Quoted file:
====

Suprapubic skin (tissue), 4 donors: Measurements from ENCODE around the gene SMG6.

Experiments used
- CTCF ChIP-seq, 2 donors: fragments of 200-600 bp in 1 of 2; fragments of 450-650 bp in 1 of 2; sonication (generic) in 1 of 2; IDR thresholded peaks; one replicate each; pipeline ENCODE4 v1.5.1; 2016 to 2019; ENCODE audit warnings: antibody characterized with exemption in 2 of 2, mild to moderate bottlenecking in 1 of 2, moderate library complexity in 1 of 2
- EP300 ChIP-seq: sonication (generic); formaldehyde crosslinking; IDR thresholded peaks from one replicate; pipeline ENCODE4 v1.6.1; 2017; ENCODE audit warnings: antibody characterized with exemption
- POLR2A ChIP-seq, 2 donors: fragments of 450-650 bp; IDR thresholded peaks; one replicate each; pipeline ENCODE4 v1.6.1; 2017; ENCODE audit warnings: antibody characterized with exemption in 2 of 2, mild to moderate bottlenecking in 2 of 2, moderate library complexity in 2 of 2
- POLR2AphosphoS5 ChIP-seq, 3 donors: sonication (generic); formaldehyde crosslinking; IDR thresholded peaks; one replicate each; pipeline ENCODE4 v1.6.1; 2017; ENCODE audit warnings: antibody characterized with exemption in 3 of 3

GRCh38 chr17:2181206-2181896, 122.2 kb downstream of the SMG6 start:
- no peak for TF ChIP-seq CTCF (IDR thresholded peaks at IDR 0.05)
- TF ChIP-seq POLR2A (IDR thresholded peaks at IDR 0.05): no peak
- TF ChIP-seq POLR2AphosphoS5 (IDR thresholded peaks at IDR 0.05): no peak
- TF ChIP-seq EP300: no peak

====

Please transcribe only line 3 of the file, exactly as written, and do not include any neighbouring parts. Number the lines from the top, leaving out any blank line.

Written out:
- CTCF ChIP-seq, 2 donors: fragments of 200-600 bp in 1 of 2; fragments of 450-650 bp in 1 of 2; sonication (generic) in 1 of 2; IDR thresholded peaks; one replicate each; pipeline ENCODE4 v1.5.1; 2016 to 2019; ENCODE audit warnings: antibody characterized with exemption in 2 of 2, mild to moderate bottlenecking in 1 of 2, moderate library complexity in 1 of 2